Anyone can quickly check their internet speeds by running a free test like this one at www.speedtest.net.

Syracuse, N.Y. -- New York's attorney general says Spectrum-Time Warner Cable has been ripping off its customers by delivering far slower internet speeds than they are paying for.

If you suspect your internet service provider is ripping you off by not delivering the speeds it's charging you for, there's an easy way to find out for sure.

All you have to do is run a free broadband speed test. You can find a list of them easily by Googling "broadband speed test," or just click on any of the links below to run a test.

Some internet service companies provide speed tests on their websites. But you might want to avoid those to make sure you are getting the most accurate results.

The tests take less than a minute and will check both your download and upload speeds, giving you the results in megabits per second, or Mbps.

Check the bill you get from your internet service provider to see what level of service you are paying for. You may have to go to the provider's website to match up the name they give to your level of service with the internet speed associated with it.

For example, the website of Spectrum-Time Warner Cable, the biggest internet service provider in New York, says its "standard" internet plan delivers up to 15 Mbps, its "turbo" plan 20 Mbps, its "extreme" plan 30 Mbps and its "ultimate" plan 50 Mbps, with upload speeds of 1 Mbps, 1 Mbps, 5 Mbps and 5 Mbps, respectively. (In some parts of its service territory, the company tells customers they can get download speeds of up to 300 Mbps on certain plans.)

 

The website for Verizon Fios doesn't label its internet plans, but it offers speeds (both download and upload) on its fiber optic network of 50 Mbps, 100 Mbps and 150 Mbps.

If your speeds are significantly less than what you're paying for, you're getting ripped off and you might want to call your internet service provider's customer service number and complain. 

Keep in mind that the speeds you get on a Wi-Fi network will almost always be slower than those from a computer wired to your internet modem. So to be fair, try to run the test on a computer that is wired to your modem. If that's not possible, place your device as close to your Wi-Fi router as possible when you run the test.

The internet speeds provided by Spectrum-Time Warner Cable have become an issue. New York Attorney General Eric Schneiderman filed a lawsuit against Charter Communications on Feb. 1 accusing the company of "ripping off" customers by delivering internet speeds for its highest-speed plans that are 80 percent slower than promised. Charter acquired Time Warner Cable in May 2016 and has been changing the name of its service to Spectrum.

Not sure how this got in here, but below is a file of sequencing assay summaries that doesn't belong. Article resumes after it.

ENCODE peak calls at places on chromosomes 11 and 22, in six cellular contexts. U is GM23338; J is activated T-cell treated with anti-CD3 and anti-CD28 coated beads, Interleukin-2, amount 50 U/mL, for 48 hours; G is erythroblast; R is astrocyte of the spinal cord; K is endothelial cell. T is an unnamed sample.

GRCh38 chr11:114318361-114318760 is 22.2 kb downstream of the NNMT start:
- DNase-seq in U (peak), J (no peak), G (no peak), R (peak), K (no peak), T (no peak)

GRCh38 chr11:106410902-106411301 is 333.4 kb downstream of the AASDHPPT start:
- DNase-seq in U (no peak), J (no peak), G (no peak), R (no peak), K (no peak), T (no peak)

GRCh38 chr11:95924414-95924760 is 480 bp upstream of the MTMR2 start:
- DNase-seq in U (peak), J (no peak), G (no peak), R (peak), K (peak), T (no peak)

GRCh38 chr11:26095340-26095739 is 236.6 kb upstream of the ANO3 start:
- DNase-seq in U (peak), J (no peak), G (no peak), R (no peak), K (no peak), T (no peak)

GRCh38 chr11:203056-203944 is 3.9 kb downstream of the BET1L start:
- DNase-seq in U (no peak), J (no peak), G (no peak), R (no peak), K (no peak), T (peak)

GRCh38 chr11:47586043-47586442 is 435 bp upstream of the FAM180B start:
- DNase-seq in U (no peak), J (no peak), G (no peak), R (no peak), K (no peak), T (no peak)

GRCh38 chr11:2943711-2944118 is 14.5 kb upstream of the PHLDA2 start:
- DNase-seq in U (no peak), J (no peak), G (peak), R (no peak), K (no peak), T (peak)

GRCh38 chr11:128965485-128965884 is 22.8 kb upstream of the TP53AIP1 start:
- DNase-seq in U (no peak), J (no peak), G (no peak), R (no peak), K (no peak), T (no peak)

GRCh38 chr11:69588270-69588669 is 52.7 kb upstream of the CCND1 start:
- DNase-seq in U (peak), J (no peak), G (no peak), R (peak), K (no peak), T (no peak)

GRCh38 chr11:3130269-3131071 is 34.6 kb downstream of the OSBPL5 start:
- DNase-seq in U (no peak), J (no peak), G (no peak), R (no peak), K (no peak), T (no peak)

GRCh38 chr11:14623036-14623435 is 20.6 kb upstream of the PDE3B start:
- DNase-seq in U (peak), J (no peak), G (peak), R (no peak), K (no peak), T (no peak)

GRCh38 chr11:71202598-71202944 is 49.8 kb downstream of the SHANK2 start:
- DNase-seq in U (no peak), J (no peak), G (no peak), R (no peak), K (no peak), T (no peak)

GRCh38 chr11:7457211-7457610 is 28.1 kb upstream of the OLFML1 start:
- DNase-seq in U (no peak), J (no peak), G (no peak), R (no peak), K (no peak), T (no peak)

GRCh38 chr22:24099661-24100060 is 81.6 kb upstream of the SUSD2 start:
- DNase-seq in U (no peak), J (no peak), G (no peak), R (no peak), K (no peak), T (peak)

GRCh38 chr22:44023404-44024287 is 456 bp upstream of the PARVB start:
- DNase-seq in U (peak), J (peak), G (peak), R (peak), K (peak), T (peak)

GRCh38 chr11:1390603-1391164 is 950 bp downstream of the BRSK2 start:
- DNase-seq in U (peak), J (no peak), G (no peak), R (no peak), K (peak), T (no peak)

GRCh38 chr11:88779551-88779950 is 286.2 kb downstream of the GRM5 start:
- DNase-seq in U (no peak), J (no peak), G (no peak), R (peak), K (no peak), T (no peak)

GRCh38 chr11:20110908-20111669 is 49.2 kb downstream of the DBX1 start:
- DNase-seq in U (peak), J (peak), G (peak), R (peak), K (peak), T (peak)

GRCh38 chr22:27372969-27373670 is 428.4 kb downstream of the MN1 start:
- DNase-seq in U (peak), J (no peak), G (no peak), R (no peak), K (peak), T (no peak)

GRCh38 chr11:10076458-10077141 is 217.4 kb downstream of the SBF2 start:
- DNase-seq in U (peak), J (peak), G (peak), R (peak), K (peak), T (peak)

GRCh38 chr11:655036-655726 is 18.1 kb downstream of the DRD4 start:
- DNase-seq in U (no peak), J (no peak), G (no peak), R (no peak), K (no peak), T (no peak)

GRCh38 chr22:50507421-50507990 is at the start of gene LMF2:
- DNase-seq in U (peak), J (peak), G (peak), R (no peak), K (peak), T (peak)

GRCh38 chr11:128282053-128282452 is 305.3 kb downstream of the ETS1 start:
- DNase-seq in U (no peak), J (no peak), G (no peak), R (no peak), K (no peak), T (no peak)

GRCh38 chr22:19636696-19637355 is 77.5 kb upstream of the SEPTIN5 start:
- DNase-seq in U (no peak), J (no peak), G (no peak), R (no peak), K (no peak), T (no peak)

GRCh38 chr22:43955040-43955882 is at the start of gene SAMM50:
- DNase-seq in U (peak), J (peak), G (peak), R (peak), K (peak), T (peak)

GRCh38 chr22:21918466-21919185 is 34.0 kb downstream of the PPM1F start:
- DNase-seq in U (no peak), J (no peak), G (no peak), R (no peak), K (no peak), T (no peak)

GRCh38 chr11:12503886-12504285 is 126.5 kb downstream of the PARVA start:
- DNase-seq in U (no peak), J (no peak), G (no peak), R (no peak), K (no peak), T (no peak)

Schneiderman alleges that the company has refused to upgrade its network and customer equipment, making it impossible for customers to get the speeds they are paying for. Charter said it is following through on a commitment it made to the state as part of its acquisition of Time Warner Cable to "invest in our business and deliver the highest quality services to our customers."

Source : newyorkupstate.com

Categorized in How to

Federal regulators just suffered a major setback in their efforts to help cities build Internet services that compete with large providers such as Comcast and Time Warner Cable.

In a federal court decision Wednesday, the Federal Communications Commission was told that it doesn't have the power to block state laws that critics say hinder the spread of cheap, publicly run broadband service.

The ruling marks a significant defeat for a federal agency that for the past several years has turned "competition" into an almost-literal mantra, with its chairman, Tom Wheeler, repeating the word at almost every possible opportunity.

To-save-the-Internet-regulate-it
To save the Internet, regulate it

Under the court decision, large Internet providers will continue to enjoy certain benefits that insulate them from the threat of popular city-owned broadband operators such as the Electric Power Board of Chattanooga, Tenn., and the city of Wilson, N.C.

Through EPB, residents of Chattanooga have access to download speeds of 1 Gbps at rates of about $70 a month. People outside of EBP's service area have "repeatedly requested expansions" from the public utility, according to Wednesday's ruling from the U.S. Court of Appeals for the Sixth Circuit, but due to a geographic restriction put in place by the Tennessee state legislature, EPB is prohibited by law from reaching more customers.

Last year, EPB and other so-called municipal broadband providers asked the FCC to intervene on their behalf, and the agency agreed. Invoking a part of its congressional charter that it said would allow it to act against the states, the FCC tried to neutralize those state laws. The states responded by suing the agency, claiming it had no right to come between the historical relationship between states and the cities lying within their jurisdiction. This week's ruling, then, rolls back the federal government's attempt to intervene.

privating-core-part-of-the-internet
The U.S. just took one step closer to privatizing a core part of the internet

 

Wheeler, a Democrat, said Wednesday that the outcome of the case "appears to halt the promise of jobs, investment and opportunity that community broadband has provided in Tennessee and North Carolina. In the end, I believe the Commission's decision to champion municipal efforts highlighted the benefits of competition and the need of communities to take their broadband futures in their own hands."

Wheeler's opponents, including from within his own agency, said the outcome was an obvious one.

"In my statement last year dissenting from the Commission's decision, I warned that the FCC lacked the power to preempt these Tennessee and North Carolina laws, and that doing so would usurp fundamental aspects of state sovereignty," said Republican FCC Commissioner Ajit Pai. "I am pleased that the Sixth Circuit vindicated these concerns."

Berin Szoka, president of the right-leaning think tank TechFreedom, said the issue was "federalism 101."

internet-speed
Chicago's internet speeds lag behind other cities'

"The FCC was unconstitutionally interfering with the division of power between state legislatures and municipalities without a 'clear statement' from Congress authorizing it to do so."